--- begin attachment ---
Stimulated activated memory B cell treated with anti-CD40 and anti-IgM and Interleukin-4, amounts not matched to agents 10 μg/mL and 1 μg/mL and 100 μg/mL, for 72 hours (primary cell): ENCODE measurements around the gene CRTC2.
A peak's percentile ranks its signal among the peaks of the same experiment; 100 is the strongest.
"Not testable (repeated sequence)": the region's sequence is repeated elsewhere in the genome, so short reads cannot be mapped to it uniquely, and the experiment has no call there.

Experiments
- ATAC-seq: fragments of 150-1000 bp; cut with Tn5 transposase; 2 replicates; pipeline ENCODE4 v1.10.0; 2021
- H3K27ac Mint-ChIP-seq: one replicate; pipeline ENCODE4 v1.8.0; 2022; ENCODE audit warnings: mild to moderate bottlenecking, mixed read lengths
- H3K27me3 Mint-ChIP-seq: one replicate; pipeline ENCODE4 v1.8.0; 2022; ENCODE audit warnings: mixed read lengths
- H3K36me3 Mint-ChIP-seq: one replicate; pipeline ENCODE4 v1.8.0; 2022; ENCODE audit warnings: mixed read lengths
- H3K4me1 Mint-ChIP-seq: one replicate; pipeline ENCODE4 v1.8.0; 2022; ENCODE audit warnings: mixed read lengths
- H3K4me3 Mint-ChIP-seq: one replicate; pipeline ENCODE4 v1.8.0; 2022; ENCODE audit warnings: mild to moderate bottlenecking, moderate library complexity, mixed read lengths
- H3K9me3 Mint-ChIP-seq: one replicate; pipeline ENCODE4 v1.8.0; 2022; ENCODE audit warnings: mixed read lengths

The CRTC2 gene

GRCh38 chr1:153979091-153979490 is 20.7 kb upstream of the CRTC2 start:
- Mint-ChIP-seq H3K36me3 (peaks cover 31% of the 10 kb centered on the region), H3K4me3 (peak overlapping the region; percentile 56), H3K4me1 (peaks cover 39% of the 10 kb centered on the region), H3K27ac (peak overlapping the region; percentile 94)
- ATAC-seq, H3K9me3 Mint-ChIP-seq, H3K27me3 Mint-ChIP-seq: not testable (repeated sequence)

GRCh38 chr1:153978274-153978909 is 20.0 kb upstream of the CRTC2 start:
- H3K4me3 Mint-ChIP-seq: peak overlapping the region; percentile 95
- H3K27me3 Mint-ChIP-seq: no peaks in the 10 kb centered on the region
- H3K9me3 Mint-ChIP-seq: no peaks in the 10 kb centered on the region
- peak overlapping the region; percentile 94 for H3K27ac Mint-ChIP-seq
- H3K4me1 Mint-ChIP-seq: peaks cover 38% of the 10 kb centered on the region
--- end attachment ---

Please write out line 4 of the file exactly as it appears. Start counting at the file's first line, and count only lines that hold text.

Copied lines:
Experiments